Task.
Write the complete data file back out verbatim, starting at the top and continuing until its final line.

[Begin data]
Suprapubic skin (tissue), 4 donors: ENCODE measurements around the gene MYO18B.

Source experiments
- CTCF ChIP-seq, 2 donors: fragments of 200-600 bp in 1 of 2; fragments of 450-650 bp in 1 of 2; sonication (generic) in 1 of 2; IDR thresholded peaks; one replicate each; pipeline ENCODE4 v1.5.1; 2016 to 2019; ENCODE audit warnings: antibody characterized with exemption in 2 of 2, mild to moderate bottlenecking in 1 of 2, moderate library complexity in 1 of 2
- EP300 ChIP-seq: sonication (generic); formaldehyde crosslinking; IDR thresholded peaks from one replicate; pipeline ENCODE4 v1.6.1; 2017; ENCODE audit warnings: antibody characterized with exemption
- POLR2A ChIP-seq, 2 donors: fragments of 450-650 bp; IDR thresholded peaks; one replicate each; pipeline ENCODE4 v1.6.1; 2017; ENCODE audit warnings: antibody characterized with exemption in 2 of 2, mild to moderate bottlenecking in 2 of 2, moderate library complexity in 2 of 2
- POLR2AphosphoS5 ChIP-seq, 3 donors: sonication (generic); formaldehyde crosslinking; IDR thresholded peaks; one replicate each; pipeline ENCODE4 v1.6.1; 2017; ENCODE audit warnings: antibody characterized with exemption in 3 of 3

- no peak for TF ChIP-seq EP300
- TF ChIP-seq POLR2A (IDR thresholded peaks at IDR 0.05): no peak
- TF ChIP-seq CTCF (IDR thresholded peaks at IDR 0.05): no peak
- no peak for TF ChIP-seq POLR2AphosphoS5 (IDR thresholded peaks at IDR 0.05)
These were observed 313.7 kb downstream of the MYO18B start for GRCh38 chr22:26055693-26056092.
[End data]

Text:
Suprapubic skin (tissue), 4 donors: ENCODE measurements around the gene MYO18B.

Source experiments
- CTCF ChIP-seq, 2 donors: fragments of 200-600 bp in 1 of 2; fragments of 450-650 bp in 1 of 2; sonication (generic) in 1 of 2; IDR thresholded peaks; one replicate each; pipeline ENCODE4 v1.5.1; 2016 to 2019; ENCODE audit warnings: antibody characterized with exemption in 2 of 2, mild to moderate bottlenecking in 1 of 2, moderate library complexity in 1 of 2
- EP300 ChIP-seq: sonication (generic); formaldehyde crosslinking; IDR thresholded peaks from one replicate; pipeline ENCODE4 v1.6.1; 2017; ENCODE audit warnings: antibody characterized with exemption
- POLR2A ChIP-seq, 2 donors: fragments of 450-650 bp; IDR thresholded peaks; one replicate each; pipeline ENCODE4 v1.6.1; 2017; ENCODE audit warnings: antibody characterized with exemption in 2 of 2, mild to moderate bottlenecking in 2 of 2, moderate library complexity in 2 of 2
- POLR2AphosphoS5 ChIP-seq, 3 donors: sonication (generic); formaldehyde crosslinking; IDR thresholded peaks; one replicate each; pipeline ENCODE4 v1.6.1; 2017; ENCODE audit warnings: antibody characterized with exemption in 3 of 3

- no peak for TF ChIP-seq EP300
- TF ChIP-seq POLR2A (IDR thresholded peaks at IDR 0.05): no peak
- TF ChIP-seq CTCF (IDR thresholded peaks at IDR 0.05): no peak
- no peak for TF ChIP-seq POLR2AphosphoS5 (IDR thresholded peaks at IDR 0.05)
These were observed 313.7 kb downstream of the MYO18B start for GRCh38 chr22:26055693-26056092.